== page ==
Posted by: fvbcdm | September 11, 2013

Feast of Saint Ambrose Barlow (11 September 2013)

Today is 9/11—the [twelfth] anniversary of THE 9/11 that will never be forgotten. And I would suggest that we as Catholics do a number of things to mark this sad anniversary. First, let us pray for those people who died in that terrible tragedy. Can you imagine what it’s like to stand at the window of a burning building on the 80th floor and have to make the decision of jumping or being incinerated? 

Then, let us pray for an end to terrorism as a means to accomplish political objectives. It is a particularly heinous form of crime since it victimizes the innocent with those regarded as the enemy. It is totally outside the boundaries of justice, sane and rational government, and of course, completely opposed to peace, harmony, and the virtues of love which even its practitioners sometimes pretend to observe. Whenever a crime is committed, there arises the desire to apprehend the criminal and bring him to justice. In a crime of this magnitude, there is no possibility of apprehending all the criminals since they belong to an international organization of murderers. And besides that, from our point of view, there is something more important than justice and punishment. We as Christians should be concerned about the conversion of the criminals into law-abiding people—and here, I refer to the law of God rather than the laws of this or that nation. True conversion turns sinner into saint, and criminal into honest man. This is the truest of all vindications, the best of all revenges. We cannot accomplish this of ourselves; only the grace of God can turn a human heart from evil to good. That is why we should pray for those who espouse terrorism and violence to achieve their goals.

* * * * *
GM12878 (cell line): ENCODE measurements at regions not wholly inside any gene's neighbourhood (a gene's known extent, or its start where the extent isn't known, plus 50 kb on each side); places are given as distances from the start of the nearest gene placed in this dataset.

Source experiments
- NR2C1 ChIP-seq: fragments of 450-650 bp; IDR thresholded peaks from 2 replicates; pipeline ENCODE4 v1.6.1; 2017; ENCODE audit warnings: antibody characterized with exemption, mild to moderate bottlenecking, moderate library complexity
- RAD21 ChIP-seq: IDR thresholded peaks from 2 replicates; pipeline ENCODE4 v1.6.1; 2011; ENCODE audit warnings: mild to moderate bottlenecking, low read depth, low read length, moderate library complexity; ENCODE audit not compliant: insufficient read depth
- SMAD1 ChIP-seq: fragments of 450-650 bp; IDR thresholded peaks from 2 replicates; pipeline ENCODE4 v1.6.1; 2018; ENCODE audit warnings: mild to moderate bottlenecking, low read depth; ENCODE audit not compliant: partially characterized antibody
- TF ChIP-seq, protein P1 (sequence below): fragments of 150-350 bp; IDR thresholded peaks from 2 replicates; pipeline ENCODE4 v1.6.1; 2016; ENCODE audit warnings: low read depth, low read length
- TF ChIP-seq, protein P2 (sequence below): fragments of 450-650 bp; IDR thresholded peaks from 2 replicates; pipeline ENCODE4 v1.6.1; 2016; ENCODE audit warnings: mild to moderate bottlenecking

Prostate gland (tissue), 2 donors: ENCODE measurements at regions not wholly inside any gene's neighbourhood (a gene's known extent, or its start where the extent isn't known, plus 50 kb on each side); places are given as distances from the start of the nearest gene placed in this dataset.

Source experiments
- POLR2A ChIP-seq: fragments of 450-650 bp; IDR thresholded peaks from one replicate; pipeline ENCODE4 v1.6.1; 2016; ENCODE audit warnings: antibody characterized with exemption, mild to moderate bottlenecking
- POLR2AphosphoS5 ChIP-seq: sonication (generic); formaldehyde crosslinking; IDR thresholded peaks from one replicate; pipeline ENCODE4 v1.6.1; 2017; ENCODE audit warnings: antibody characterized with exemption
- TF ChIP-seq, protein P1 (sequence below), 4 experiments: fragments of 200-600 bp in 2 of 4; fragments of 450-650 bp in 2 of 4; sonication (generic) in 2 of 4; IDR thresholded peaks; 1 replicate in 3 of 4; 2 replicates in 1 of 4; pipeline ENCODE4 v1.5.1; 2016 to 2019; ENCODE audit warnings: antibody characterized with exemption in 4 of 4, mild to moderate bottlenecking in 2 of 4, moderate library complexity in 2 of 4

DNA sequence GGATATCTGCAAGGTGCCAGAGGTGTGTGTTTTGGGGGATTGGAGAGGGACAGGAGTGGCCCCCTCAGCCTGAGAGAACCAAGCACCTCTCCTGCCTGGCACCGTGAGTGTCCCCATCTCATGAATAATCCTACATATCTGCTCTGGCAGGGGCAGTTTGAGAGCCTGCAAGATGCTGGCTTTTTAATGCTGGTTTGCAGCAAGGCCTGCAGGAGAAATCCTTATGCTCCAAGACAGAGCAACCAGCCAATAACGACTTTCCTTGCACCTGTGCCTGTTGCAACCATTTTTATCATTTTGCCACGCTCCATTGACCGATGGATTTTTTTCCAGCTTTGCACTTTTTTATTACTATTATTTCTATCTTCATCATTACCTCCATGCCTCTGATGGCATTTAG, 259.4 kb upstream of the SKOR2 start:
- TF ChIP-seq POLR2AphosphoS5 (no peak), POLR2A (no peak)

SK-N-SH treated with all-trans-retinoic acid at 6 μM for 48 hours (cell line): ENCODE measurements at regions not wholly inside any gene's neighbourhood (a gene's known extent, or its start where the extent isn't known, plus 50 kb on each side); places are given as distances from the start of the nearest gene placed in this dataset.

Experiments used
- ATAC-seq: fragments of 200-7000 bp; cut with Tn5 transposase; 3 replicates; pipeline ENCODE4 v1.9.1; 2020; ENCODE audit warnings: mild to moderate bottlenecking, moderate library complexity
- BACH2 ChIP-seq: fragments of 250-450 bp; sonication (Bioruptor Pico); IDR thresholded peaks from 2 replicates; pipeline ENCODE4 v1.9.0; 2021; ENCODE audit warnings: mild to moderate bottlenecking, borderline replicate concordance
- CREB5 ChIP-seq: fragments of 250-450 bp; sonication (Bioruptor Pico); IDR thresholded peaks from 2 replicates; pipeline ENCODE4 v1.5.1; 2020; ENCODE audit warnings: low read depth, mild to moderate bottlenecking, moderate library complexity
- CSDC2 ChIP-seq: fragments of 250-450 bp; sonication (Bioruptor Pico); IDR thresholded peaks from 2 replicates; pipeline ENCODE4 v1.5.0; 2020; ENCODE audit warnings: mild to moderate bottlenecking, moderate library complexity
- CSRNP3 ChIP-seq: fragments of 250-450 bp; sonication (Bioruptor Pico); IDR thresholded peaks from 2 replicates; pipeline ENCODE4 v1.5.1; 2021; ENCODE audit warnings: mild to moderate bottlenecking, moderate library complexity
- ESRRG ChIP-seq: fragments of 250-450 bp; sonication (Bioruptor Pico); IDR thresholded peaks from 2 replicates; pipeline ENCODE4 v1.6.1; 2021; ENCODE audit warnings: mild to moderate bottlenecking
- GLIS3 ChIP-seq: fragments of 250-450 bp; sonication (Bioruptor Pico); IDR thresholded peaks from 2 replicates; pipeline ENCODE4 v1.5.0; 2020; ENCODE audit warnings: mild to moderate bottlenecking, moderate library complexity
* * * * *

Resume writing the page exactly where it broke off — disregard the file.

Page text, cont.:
In the past few days, an ecumenical meeting took place involving all the Christian churches and denominations of Europe. It was held in Romania. It pointed out that two concerns of the European Christians are the migration problems and the encroachment of Islam into Europe, which has been Christian for centuries.  I have seen for myself, while walking along the streets of London or Paris, that often, the newspapers and magazines offered for sale on the newsstands are in Arabic more than in the language of the country.  More and more men and woman appear dressed in the distinctive garb of Islamic countries and sects.  There are mosques in all the major cities of Europe, even though Christian churches are not allowed in many Islamic countries.  But this very fact gives me reason for optimism. It is impossible that those thousands of Muslims who had been accustomed to live under the extreme regimentation and oppression of Islamic religious rule will not be impressed and influenced by the openness, freedom, and toleration of the west.  How many Islamic women, having lived for a time in the west, will be willing to return to the status of women in the Islamic countries? To quote a line from a first World War song that is appropriate here, “How’re You Gonna Keep ‘Em Down on the Farm after They’ve Seen Paree?” I think that we will be seeing major changes—and changes for the better—in the world of Islam as a result of so many of them having first-hand contact with the ideas and life of the west.

Note:  This is a CDM composed by Father Brown in the past.

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